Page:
Work is getting busier as we rush towards the end-of-year holiday season. The watchmaker and I are basically in a 'putting out fires' mode. We work on current repairs, and if we get a call or e-mail about an urgent one, we focus our attention on getting that one done and out the door before moving back to the current repairs.
We've had a few customer call with unrealistic expectations at this time of year. Some folks think that it only takes a few weeks to get their watches repaired. And everybody's wanting their watches fixed in time for the holiday season.
Anyway, I just gotta get through the next four weeks. Then I'll have about ten days to refresh my batteries before getting back into the thick of it in 2018.
Switched over to the Oris Diver SixtyFive. Made damn sure that the Olympus OM2n had some film in it, too. Now, if I can just find the inspiration to take some pictures.
I'm feeling a little too tired these days. That shoulder blade and neck pain that I was experiencing recently has been very well sorted out by my physiotherapist, although I've now got some rotator cuff issues that need to be dealt with. Still, slowly slowly.
Took the steel bracelet off the Oris and put a NATO strap on it instead. I managed to fluke things so that the cream-coloured stripe on the strap matches the colour of the lume on the dial.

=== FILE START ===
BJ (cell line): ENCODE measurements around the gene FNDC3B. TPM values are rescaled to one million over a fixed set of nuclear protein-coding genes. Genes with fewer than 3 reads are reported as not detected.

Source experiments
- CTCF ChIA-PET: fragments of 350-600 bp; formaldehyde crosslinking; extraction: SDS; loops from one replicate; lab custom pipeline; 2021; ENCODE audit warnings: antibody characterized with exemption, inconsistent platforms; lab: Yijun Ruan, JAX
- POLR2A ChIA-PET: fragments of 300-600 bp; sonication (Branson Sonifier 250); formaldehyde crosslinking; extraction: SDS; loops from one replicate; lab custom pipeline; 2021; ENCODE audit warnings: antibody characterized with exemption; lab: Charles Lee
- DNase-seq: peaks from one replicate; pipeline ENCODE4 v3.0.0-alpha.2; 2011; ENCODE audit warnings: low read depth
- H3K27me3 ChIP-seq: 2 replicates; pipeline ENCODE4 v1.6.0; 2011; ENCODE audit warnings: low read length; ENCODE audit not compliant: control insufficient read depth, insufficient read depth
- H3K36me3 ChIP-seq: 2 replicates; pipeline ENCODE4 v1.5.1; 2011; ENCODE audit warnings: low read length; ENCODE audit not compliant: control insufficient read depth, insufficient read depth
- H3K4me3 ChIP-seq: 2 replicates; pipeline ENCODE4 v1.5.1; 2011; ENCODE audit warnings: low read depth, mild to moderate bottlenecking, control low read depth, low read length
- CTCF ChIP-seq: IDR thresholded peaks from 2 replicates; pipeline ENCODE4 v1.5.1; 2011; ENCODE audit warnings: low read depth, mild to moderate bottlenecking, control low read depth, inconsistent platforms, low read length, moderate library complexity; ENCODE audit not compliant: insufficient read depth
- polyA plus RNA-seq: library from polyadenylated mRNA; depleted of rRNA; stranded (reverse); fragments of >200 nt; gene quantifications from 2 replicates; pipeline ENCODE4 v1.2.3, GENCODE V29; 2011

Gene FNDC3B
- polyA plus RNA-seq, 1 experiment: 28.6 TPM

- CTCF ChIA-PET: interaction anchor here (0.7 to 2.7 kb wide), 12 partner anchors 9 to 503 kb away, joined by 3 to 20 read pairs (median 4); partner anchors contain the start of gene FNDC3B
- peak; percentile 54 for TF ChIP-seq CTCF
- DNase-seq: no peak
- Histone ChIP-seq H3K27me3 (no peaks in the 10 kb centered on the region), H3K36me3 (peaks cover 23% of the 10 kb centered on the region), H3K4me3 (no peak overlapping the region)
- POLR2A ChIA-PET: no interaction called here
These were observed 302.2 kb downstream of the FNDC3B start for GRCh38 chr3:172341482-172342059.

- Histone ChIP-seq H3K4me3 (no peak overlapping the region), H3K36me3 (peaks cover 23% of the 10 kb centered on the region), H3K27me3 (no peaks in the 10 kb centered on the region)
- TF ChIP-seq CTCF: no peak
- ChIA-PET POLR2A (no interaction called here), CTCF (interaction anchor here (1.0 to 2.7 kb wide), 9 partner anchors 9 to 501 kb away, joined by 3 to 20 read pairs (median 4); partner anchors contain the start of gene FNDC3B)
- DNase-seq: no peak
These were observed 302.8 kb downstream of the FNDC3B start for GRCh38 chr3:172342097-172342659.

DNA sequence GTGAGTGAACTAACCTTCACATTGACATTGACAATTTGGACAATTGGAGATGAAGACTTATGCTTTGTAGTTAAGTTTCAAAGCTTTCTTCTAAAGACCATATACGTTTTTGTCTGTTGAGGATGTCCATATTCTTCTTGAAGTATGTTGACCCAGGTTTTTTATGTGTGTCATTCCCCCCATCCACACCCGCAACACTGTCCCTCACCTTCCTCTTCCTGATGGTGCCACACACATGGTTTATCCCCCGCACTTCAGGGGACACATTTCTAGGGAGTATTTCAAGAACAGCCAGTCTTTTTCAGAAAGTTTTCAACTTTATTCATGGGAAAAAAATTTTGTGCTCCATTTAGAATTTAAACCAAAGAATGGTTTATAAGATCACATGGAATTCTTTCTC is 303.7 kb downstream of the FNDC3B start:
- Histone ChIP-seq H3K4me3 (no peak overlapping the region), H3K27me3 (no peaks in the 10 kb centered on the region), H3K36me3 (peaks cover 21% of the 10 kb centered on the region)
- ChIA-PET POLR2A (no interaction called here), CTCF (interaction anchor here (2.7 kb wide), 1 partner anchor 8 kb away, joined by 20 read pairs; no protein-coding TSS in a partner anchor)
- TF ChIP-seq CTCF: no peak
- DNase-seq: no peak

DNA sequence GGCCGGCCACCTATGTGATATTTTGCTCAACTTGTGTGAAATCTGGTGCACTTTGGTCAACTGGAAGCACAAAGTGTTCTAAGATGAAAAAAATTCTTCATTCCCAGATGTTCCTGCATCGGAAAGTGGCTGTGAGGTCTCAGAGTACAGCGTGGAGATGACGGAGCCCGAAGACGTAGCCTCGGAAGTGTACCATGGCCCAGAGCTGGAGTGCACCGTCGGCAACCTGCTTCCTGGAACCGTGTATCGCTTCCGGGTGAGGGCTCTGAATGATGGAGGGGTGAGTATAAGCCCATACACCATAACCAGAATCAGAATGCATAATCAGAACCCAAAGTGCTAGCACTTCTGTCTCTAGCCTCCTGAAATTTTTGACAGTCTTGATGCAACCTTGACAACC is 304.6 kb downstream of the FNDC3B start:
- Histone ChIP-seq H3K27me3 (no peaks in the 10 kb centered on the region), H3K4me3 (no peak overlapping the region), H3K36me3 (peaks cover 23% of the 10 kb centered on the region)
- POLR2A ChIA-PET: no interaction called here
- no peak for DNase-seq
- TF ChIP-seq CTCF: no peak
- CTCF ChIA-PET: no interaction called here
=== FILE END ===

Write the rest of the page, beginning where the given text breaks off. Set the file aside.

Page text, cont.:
Haven't used the Nikon F for quite a few years. Think I'll thrown some film into that one when the OM2 is done with.
Still had the Diver SixtyFive on my wrist. I'll have to get a rubber strap for it at some point, just to make for a comfy fit on warm days. It's been hot and sunny here in Melbourne this week, but the weather took a humid and muggy turn late yesterday. I have to say I don't like humidity. Actually, I don't mind it when I travel to places like Bangkok, but I'm no fan of it here in my home town. I think we're gonna have to look into some kind of roof-mounted air conditioner at some point in the next few years.
Okay, so I just removed the NATO strap and fished this ZRC blue leather strap out of my straps box. If you get into having a few wristwatches, you tend to find that you accumulate quite a few straps along the way. I've used this strap on other watches in the past, most notably the Omega Seamaster Professional 300m, but I always revert back to putting the original bracelets back onto watches.
I think that, as an exercise, I'll leave this strap on this Oris watch for the next month or so and see how it holds up. I'm actually hoping that it begins to deteriorate. I have too many straps, you see.
Yep, let's put this strap through its paces. See how long it lasts. From memory, I think I got it back in 2005/2006.
Yep, I think I'll hammer this one.
Anyway, that's another week down. As I've said, things are busy at the moment. I wrote some postcards to relatives in Italy and I'll be posting them this weekend. Still got one or two more to write.
Thinking of putting some stuff on eBay too. Well, I've been thinking of putting this stuff on eBay for a while now. Might thin out the typewriters. And the old rotary phones. Maybe a camera or two as well.
I'll see if I can get another couple of posts done before the new year. I hope you've all been well.